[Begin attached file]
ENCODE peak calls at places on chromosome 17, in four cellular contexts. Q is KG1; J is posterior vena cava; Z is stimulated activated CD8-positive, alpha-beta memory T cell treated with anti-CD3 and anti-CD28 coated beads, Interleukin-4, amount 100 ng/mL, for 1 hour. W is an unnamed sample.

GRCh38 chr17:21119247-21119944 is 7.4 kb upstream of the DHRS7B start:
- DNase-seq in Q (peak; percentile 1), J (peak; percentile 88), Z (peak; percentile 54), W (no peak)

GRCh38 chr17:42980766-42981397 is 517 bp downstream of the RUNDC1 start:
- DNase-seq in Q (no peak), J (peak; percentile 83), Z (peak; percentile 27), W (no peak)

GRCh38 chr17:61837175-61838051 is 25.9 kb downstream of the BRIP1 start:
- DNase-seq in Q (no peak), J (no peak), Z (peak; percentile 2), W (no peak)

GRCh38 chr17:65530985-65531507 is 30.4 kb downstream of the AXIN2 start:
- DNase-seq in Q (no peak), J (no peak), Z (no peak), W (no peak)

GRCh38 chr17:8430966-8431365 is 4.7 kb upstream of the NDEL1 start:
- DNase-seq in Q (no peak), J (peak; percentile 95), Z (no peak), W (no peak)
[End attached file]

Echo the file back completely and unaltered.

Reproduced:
ENCODE peak calls at places on chromosome 17, in four cellular contexts. Q is KG1; J is posterior vena cava; Z is stimulated activated CD8-positive, alpha-beta memory T cell treated with anti-CD3 and anti-CD28 coated beads, Interleukin-4, amount 100 ng/mL, for 1 hour. W is an unnamed sample.

GRCh38 chr17:21119247-21119944 is 7.4 kb upstream of the DHRS7B start:
- DNase-seq in Q (peak; percentile 1), J (peak; percentile 88), Z (peak; percentile 54), W (no peak)

GRCh38 chr17:42980766-42981397 is 517 bp downstream of the RUNDC1 start:
- DNase-seq in Q (no peak), J (peak; percentile 83), Z (peak; percentile 27), W (no peak)

GRCh38 chr17:61837175-61838051 is 25.9 kb downstream of the BRIP1 start:
- DNase-seq in Q (no peak), J (no peak), Z (peak; percentile 2), W (no peak)

GRCh38 chr17:65530985-65531507 is 30.4 kb downstream of the AXIN2 start:
- DNase-seq in Q (no peak), J (no peak), Z (no peak), W (no peak)

GRCh38 chr17:8430966-8431365 is 4.7 kb upstream of the NDEL1 start:
- DNase-seq in Q (no peak), J (peak; percentile 95), Z (no peak), W (no peak)